A few days ago I went to Saint Francis High School to take a look at the tree that has everyone talking. I expected a big tree, but was completely surprised at the mammoth girth of the Bay Laurel Tree that stands beside the track and football field. I think it would take 10 people holding hands and hugging the tree to make a complete circle around it. It’s breathtaking to see this incredible plant. I read on the Saint Francis website that the school was founded in 1955 by the Brothers of Holy Cross and then I noticed that Wikipedia says that in the Bible the bay leaf is “often an emblem of prosperity and fame.” Did the Brothers have any idea how famous the tree and the school would someday become? After all, the school has an excellent reputation and is the considered most prestigious school in Mountain View. If you want to take a look at their famous tree, the campus is open and you can go during evenings or weekends. It’s well worth your time.
According to the Mountain View Trees website, the circumference of the tree at Saint Francis is 394 inches. Mountain View Trees is a wonderful organization of volunteers that came together to plant trees in any areas of our city that might need help, educate the public about caring for trees on their property and increase tree appreciation in our city. I like that part about increasing tree appreciation. I’ve seen them at the Farmers Market passing out pamphlets (printed on recycled paper presumably) and answering questions about trees. They have a few upcoming events planned for the spring that might be fun for the whole family:
- Feb 20- Plant Flowering Cherry Trees at “3-Corner Island”
- Mar 13-Arbor Day Celebration in Pioneer Park
- Look at their website to see 4 "tree walks" that you can go on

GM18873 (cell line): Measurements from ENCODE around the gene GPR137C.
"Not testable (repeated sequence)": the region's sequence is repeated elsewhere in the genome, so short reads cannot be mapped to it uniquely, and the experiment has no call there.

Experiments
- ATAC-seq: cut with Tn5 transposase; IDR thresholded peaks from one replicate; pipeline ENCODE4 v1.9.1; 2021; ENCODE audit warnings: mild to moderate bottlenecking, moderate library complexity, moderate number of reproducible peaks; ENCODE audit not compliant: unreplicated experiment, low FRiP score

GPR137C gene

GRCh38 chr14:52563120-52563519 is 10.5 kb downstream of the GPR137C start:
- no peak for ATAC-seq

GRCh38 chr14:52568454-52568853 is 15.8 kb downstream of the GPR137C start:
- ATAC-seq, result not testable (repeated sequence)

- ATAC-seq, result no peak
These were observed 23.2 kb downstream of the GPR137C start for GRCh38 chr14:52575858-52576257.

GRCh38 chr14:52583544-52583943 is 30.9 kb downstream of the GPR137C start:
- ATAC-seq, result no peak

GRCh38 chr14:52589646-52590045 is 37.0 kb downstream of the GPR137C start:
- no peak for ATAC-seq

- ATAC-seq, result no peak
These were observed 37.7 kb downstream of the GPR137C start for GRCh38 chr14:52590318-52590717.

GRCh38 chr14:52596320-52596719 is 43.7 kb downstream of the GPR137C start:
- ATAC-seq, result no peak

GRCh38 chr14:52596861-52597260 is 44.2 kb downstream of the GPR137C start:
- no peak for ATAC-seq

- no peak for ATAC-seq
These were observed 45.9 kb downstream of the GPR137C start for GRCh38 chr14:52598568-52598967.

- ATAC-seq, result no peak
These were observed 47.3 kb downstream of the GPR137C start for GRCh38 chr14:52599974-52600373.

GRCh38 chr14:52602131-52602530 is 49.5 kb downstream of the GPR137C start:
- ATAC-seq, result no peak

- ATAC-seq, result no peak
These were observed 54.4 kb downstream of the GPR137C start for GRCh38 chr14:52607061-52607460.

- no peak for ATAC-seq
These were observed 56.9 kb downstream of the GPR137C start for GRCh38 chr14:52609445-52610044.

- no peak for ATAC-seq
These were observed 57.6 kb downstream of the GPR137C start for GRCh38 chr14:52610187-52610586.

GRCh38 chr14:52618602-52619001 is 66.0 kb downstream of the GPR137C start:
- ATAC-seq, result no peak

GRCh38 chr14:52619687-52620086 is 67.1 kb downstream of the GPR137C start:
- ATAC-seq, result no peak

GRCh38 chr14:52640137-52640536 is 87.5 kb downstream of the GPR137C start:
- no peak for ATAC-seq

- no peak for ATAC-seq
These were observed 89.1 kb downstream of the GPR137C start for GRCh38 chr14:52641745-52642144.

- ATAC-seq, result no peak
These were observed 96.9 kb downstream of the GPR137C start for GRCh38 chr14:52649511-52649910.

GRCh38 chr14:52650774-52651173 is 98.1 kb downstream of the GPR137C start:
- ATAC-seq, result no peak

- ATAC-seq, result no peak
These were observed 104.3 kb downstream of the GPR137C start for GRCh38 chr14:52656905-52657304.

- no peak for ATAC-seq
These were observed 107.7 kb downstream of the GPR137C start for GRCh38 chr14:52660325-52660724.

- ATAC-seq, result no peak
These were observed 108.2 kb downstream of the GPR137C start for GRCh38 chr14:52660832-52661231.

Go to the Mountain View Trees website for all the details on those events and to see what kinds of tree-related things they’ve been doing in our community.
Do you know how our city defines what a “Heritage Tree” is? A Heritage tree is any tree that has a trunk circumference of forty-eight inches (48") or more measured at fifty-four inches (54") above natural grade. Three species: oak, sequoia redwood and cedar are all considered “Heritage” if they have a circumference of twelve inches (12") measured at fifty-four inches (54") above natural grade. These trees are all protected by the city and can’t be removed with out approval. We wouldn’t be a beautiful as we are without all of our trees and we want to keep it that way, right? Here’s a link to the city website incase you have any questions about Heritage tree removal on your property.
And be sure to notice how much beauty trees add to Mountain View the next time you drive under the tree canopy on Loreto Street, or pass by the forest-like pockets of open space along Shoreline Blvd, or any of the many tree lined median divides on the major streets around our city. Mountain View loves trees.
Go ahead and give a tree a hug this week.